Jericho’s defeated and destroyed. Now their attention’s on a much smaller, less fortified place, Ai. An armed force of 3000 is sent to do battle at Ai, more than enough to win an easy victory. However, it doesn’t work that way. The people of Ai rise up and rout the larger Israelite force. How could that happen? They not only have superior numbers, but God is on their side. Right? Wrong! They go to Ai without God and are defeated there. Dismayed by what’s happened on his watch Joshua goes to the Lord. He’s told that there’s sin in the camp. As long as there’s sin there’ll be no help from God. You see, sin is always serious in the eyes of the Lord. Beyond that, my sin impacts others in unexpected ways. Achan thinks that God won’t notice and that his intentional disobedience of the Lord’s command will have no consequences. Instead, because of his sin, God withdraws his blessing and over 30 men die. In our western culture, we like to think it’s every man for himself. Had an American written this story, Achan, and maybe family, would have died for his sin in tragic poetic justice. Everyone else would have gone on with “business as usual.” Here we see a different picture. “Achan lied and men died.” Is it possible that some churches struggle because there’s hidden sin in the camp? And why stop at the church? What does this story say to me as an American? A country where babies by the millions are aborted, where immorality is the accepted mode of behavior? Am I really free to stand back from that and be dismayed, expecting the judgment of God to only fall on “them?”
Take Away: Our lives are interconnected, what I do impacts others, maybe many others.
Numbers 14: In this wilderness they will come to their end. There they will die.
It sounds unfair, doesn’t it? God brings them out of Egypt, cares for them and leads them to the land he’s promised. Then, when they’re afraid of the giants of Canaan he dumps them. It sounds unfair; but it isn’t. Here’s what’s happening: he’s giving them their own way. They don’t want to listen to the pleading and encouraging word of Caleb and Joshua, they don’t want to follow the lead of Moses, and they don’t want to trust God. So God says, “Okay.” If they prefer to go back into the wilderness he’ll let them go. The result will be tragic, their bones scattered across the desert. But if they insist, he’ll let them have it their way. Even here there’s grace. Manna will continue to fall, their clothes won’t wear out, and God will still be their God. The words quoted above aren’t a death sentence. Rather, they’re a statement of reality. The Lord will patiently wait until these decision-makers have died off and then give the same command and make the same offer to their children. Passages like this define both free will and grace. On one hand, God won’t force us to obey him. On the other, he’ll never stop working in our lives, patiently calling us to himself and to his purposes for us.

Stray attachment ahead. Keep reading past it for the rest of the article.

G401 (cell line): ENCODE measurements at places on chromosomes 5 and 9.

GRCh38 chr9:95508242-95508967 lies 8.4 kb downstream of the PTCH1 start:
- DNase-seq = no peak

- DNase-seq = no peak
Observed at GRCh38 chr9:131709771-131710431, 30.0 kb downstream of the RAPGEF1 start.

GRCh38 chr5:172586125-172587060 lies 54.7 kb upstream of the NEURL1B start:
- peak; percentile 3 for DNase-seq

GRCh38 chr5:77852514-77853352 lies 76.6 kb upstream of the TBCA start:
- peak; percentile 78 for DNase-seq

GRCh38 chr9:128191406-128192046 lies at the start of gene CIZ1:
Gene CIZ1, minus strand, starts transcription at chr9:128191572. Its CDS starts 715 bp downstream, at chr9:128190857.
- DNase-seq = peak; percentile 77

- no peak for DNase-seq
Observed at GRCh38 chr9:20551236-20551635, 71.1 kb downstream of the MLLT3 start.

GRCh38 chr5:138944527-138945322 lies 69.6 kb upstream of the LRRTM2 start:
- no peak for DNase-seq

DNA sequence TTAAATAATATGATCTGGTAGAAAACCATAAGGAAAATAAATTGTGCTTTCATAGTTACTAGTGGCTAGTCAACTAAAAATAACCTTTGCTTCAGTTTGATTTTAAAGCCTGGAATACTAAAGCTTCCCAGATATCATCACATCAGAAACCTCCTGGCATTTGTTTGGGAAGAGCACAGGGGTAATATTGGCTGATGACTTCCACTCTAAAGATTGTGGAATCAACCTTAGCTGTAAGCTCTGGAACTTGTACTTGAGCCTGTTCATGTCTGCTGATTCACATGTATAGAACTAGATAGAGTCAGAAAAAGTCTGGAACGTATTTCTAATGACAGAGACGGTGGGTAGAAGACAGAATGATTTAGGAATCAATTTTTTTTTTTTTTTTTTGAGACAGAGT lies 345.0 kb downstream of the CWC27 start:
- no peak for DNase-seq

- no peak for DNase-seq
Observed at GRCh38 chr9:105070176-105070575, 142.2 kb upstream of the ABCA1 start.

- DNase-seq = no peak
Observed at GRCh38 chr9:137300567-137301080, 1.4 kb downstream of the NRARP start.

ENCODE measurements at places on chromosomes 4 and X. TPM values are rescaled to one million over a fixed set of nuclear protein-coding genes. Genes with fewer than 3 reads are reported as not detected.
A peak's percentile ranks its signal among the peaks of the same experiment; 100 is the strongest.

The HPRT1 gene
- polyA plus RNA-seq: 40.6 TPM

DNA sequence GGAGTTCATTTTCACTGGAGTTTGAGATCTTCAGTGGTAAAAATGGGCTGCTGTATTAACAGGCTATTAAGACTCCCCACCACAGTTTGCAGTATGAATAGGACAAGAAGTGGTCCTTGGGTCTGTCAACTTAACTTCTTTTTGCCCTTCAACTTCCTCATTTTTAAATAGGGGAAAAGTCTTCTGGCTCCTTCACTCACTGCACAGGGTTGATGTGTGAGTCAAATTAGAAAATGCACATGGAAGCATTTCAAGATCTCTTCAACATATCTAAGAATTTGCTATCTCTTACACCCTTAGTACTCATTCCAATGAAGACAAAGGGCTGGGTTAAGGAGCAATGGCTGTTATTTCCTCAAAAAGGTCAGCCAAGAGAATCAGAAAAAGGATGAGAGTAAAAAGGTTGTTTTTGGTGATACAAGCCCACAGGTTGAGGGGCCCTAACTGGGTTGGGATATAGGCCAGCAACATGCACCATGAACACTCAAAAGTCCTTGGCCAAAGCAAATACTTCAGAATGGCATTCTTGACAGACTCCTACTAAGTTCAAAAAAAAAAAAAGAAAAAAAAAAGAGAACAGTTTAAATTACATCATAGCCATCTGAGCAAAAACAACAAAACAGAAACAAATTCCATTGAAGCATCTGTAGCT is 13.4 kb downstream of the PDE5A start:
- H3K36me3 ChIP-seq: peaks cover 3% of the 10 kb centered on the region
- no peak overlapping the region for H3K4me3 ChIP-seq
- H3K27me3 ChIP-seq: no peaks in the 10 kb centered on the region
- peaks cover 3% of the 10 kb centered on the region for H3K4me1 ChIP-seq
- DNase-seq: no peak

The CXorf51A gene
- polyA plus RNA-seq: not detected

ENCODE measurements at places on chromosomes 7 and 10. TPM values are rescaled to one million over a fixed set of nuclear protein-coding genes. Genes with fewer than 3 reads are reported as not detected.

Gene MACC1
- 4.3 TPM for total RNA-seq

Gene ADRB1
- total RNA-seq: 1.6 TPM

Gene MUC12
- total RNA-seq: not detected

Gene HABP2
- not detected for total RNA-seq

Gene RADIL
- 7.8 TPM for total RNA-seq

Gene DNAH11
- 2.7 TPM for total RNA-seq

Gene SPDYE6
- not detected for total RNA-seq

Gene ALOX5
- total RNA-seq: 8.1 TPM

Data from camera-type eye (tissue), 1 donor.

Take Away: The Lord won’t negate our free will, even for our own good.
The reach of sin
2 Samuel 13: Kill him…and don’t be afraid.
When Nathan the prophet confronts David with his sin he not only tells him that the child of his illicit relationship with Bathsheba will die, but that there will be killing and murder in his family. This story about his daughter Tamar and sons Ammon and Absalom illustrates the truth of this statement by Nathan. It’s pretty ugly stuff. Ammon is in love with his half-sister Tamar. His first cousin Jonadab tells him to get her alone and force himself on her. Ammon takes Jonadab’s advice and ends up raping Tamar. When David hears what’s happened, he’s outraged, but does nothing about it. Could it be that his memory of his own relationship with Bathsheba stops him from acting? Technically, he didn’t rape Bathsheba, but when he sent for her on that terrible day, he did so with all the authority of the throne. She really couldn’t say “no” to the king. Beyond that, what David did went public. His family, including Ammon, knew all about it. Surely, knowing that his father took another man’s wife when he wanted her influenced his thinking in this. So Ammon rapes Tamar. When David fails to act, her full brother, Absalom decides to take matters into his own hands. He murders Ammon. Clearly, this isn’t a pretty story. No one in this incident except the victim is portrayed in a positive manner. David has repented of his sin and been forgiven by the Lord, but there are still consequences to his failure. This isn’t God punishing David by encouraging rape and murder in his family. Instead, it’s the outflow of David’s willful actions. Our actions have consequences, some reaching farther and into places we’d never imagine.
Take Away: Don’t underestimate your influence – for good or for bad.